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Liftoff! European Mission to Mars Launches to Seek Signs of Life

by Mike Wall, / / Source:
Image: ExoMars 2016 Entry
Artist’s illustration showing the separation of the ExoMars 2016 entry, descent and landing demonstrator module, named Schiaparelli, from the Trace Gas Orbiter, and heading for Mars.ESA/ATG medialab
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Next stop, Mars!

Two robotic spacecraft began a seven-month journey to the Red Planet today, blasting off together atop a Russian Proton-M rocket from Baikonur Cosmodrome in Kazakhstan at 5:31 a.m. EDT (3:31 p.m. local Kazakhstan time).

The spacecraft — the Trace Gas Orbiter and a lander called Schiaparelli — constitute the first part of the two-phase ExoMars program, a European-Russian project to hunt for signs of life on the Red Planet. The second phase will launch a deep-drilling rover in 2018, if current schedules hold.

ExoMars represents a significant broadening of the scientific research effort at Mars, which has been dominated by NASA for the past two decades. For example, the European Space Agency (ESA) mounted just one Red Planet mission prior to ExoMars — Mars Express, which launched in 2003 — and Russia has not yet achieved any interplanetary successes (though the same cannot be said of its predecessor nation, the Soviet Union). If all goes according to plan, TGO and Schiaparelli will separate from each other on Oct. 16, as the duo are approaching Mars.

The 8,220-pound TGO will enter orbit around the Red Planet on Oct. 19, then eventually work its way to a circular orbit with an altitude of about 250 miles. From this vantage point, the spacecraft will study the Martian surface and atmosphere using four different science instruments during a five-year mission that's expected to begin in December 2017.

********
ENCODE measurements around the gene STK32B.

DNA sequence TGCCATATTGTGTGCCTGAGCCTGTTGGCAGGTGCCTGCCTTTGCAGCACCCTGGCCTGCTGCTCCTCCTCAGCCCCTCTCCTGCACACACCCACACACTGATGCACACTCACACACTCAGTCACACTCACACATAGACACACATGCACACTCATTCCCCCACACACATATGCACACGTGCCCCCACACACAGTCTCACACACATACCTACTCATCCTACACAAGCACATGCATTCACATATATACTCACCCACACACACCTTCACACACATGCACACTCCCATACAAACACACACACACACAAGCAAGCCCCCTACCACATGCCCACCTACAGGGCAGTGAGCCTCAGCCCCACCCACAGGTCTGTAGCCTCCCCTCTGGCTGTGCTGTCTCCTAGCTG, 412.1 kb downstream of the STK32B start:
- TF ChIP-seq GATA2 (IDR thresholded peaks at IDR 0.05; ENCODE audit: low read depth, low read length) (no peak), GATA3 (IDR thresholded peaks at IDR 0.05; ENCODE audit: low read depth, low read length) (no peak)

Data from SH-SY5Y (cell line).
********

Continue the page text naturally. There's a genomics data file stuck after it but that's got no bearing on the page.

TGO's chief task is to hunt for methane and its degradation products in Mars' air. The vast majority of methane in Earth's atmosphere is produced by microbes and other living organisms, so the gas is viewed as a possible sign of Red Planet life, if any exists.

However, geological processes can also generate methane, so a detection of the gas is not a slam dunk for life. Indeed, NASA's Mars rover Curiosity detected a 10-fold jump in methane levels in late 2013 and early 2014, but mission scientists still aren't sure what caused it.

TGO will do other jobs as well. For example, the photos it takes will help the ExoMars team choose a landing spot for the 2018 rover. And the solar-powered orbiter will serve as a communications link between that rover and Earth.

The orbiter's "instruments will also map the subsurface hydrogen to a depth of a meter , with improved spatial resolution compared with previous measurements," ESA officials wrote in a description of TGO. "This could reveal deposits of water ice hidden just below the surface, which, along with locations identified as sources of the trace gases, could influence the choice of landing sites of future missions."

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